Day 5- September 22nd: Around 0400 Austin was on watch and was getting more and more frustrated with the lack of wind and the amount of motoring we had been doing. He was starting to feel the oncoming Southerly winds forecasted for later in the day. We didn’t have an autopilot so whenever we were motoring, we had to hand steer. At night this means hours of staring at the compass and constantly turning the wheel to keep the boat going the right direction, constantly combating the swell. Austin was starting to get worried we would run out of fuel and not be able to make it to our next contingency port in Eureka, CA. He yelled down to Elise, “I’m turning around, we have to go to Coos Bay to get fuel”. Elise was a bit confused by the rash decision but neither of us had enough sleep to argue so we set the jib and started sailing north towards Coos Bay. As daylight came on, using the sat phone, Elise texted her father Don that our plans had changed. He had a clear enough head to start working on alternate ports because going to Coos Bay meant sailing north a little over 40nm from our current position. He suggested Bandon, OR which turned out to be closed for the season and Elise found Brookings, OR on the chart plotter. Brookings was about 40nm South of our current position so Don researched the bar, which turned out the be “the safest bar in Oregon”. Brookings would now be upwind but in the right direction. After some debate and a cool off we decided to turn back around and head south for Brookings. Austin was a bit reluctant as it meant sailing upwind but after some sleep it became clear it was the best option. All throughout the day we were hearing coast guard radio reports about Coos Bay; first there was a 50ft fishing vessel aground in the bar and up against the breakwater, later breaking up into pieces and a possible man overboard that was eventually called off. The radio reports for the Brookings bar was: winds calm, swell 1-3 ft. We sailed for an hour or two tacking a few times, but the wind was coming directly from our destination. One of the most important calculations for sailing is, distance over speed equals time, when you move so slow and have to travel great distances timing is everything. It became clear that if we were going to get to Brookings in daylight, we had to make our best speed over the shortest distance possible. So, we motored straight for Brookings, directly into the wind and rain. When we were about 10nm from the Chetco River Bar at Brookings, the skies cleared and the winds calmed. It was the picturesque bar crossing of the Chetco on a Sunday evening. We only planned on getting fuel and staying overnight at the dock that Don had prearranged for us.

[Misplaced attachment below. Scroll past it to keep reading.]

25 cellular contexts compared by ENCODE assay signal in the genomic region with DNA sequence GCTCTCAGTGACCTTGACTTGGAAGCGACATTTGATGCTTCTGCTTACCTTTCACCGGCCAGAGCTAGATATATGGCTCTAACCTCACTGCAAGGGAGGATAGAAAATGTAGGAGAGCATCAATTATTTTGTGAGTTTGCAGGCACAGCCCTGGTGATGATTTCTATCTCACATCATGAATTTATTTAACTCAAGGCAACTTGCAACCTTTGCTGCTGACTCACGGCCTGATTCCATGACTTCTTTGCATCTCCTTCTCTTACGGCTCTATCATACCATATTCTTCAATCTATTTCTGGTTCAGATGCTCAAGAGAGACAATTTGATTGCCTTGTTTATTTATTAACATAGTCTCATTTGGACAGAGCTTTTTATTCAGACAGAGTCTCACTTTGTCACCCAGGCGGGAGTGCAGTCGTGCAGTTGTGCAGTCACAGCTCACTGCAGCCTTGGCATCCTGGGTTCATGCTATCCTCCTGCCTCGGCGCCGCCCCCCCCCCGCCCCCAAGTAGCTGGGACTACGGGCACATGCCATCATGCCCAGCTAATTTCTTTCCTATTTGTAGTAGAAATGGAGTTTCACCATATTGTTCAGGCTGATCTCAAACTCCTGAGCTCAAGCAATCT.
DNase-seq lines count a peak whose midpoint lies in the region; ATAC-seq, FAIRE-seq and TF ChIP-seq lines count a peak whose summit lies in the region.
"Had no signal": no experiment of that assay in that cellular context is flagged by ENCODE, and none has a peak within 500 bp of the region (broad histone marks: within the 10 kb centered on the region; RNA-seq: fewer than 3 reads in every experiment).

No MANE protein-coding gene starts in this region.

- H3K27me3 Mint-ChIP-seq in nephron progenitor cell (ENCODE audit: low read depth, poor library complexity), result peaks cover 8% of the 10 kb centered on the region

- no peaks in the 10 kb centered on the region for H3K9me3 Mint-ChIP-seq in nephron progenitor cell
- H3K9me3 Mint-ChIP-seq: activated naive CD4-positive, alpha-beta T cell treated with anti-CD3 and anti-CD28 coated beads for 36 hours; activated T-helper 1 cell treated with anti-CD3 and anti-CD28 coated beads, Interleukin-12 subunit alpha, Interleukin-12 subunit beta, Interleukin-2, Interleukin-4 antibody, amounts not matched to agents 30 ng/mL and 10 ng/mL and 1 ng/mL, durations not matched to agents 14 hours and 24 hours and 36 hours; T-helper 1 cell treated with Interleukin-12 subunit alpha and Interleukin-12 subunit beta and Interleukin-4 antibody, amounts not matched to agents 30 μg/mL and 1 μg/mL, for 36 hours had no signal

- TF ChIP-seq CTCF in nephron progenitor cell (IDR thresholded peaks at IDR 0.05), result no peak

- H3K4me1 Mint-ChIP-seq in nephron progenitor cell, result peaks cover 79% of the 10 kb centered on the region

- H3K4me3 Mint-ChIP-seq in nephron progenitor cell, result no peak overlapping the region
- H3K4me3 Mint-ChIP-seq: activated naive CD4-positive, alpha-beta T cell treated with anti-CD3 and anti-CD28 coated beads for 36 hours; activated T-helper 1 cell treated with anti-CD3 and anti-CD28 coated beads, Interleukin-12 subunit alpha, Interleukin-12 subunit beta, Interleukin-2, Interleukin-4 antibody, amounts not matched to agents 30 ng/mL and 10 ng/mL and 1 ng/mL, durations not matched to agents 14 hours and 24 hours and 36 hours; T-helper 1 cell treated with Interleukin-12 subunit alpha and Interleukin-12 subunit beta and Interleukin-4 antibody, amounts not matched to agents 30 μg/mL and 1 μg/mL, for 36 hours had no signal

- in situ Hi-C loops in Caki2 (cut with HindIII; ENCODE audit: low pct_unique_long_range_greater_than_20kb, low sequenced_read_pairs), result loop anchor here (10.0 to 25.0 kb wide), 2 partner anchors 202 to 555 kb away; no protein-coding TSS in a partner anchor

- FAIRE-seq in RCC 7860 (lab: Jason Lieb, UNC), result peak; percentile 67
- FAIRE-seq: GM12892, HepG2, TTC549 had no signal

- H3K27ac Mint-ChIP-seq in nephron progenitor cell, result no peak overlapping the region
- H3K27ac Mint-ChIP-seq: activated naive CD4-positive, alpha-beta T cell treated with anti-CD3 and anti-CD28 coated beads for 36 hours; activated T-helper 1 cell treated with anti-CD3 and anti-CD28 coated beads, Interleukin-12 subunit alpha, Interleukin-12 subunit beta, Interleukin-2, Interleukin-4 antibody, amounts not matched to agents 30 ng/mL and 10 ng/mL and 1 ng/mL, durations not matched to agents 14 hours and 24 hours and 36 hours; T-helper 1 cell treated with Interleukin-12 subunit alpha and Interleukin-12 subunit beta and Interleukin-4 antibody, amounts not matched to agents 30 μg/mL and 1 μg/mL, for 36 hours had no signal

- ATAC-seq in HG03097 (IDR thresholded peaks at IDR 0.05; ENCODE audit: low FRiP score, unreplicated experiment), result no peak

Brookings Stopover: Our one-night stopover in Brookings quickly turned into an 8-night stay in this sleepy fishing town. As it turned out we had pulled in just in time, there was a building Northwesterly gale off Cape Mendocino. Cape Mendocino is notorious for step swell and high winds. We made the best of cheap dock fees and warm weather, doing laundry, provisioning and completing several small projects around the boat. We made our first woven floor mat out of a derelict crab pot line from a fisherman in Brookings. The teal fibers making a mess of the boat as we pulled and wove the line into a fancy knot. We are probably the people who should live on a schooner since we are such knot nerds, but we like speed to much! Walking on the sandy pacific beach with big waves made us feel like we were really on our adventure. The docks were full of sport and commercial fishing boats except for one transient dock that was pretty much vacant. Atica was tied next to a green pirate looking boat that looked to be set up for cruising and the for-sale sign indicated that one mans dream had ended here in Brookings. The only other boat was a Lafitte 44 named Molotov Mairin. The owners Tree & Morgan had also come into Brookings to wait out the gale on their trip from Seattle down the coast. We had a good time with them on the dock having dinner on each other’s boats and talking about sailing and boat projects we had each completed. Our last day in Brookings was a full-on rain and thunder storm and we spent the day cooped up inside making bread and brownies and playing games.
Day 6- September 30th: After spending much longer than anticipated in Brookings we were eager to get back on the water and continue on to San Francisco. We were up with the sun to motor across the bar and out to sea, Molotov Mairin leaving the dock just behind us. With little to no wind we motored through some haze towards blue skies. The wind started to fill in from the South and we were able to sail upwind for a few hours before it shifted to the NW. That wind persisted and we sailed through the night.
Day 7- October 1st: We sailed all day until about dusk when the wind could not keep us moving in the swell any longer. The motor came on and would remain on until we reached San Francisco. We motored into the night encountering several yachts headed South. We had a pretty close call with one power yacht coming north just as we were rounding Cape Mendocino. Elise woke Austin up saying that she was seeing the boats lights alternating between red and green. Not good since we don’t show up on AIS and the boat seemed to be turning on an autopilot course around the point. Elise made a drastic course change for several minutes just to make sure we didn’t get close to the other yacht. We saw some kind of porpoise playing in the wake of our boat that night, it was lit up like comet by bioluminescence all around it.
Day 8- October 2nd: We motor… Seas calm, winds calm, skies clear and sun warm. We shed layers of clothes with every hour as we moved further south. We saw humpback and fin whales off the coast, some feeding and some that looked to be playing. We both saw two full breaches out of the water off Drakes Bay. Around lunch time we could start to see the Golden Gate way off in the distance. It felt surreal as we got closer and closer, something we had been thinking about for so long was finally happening. We couldn’t believe it, as the mast cleared the Golden Gate Bridge, a whale came up out of the water off our starboard bow, as if to say “Welcome to San Francisco!”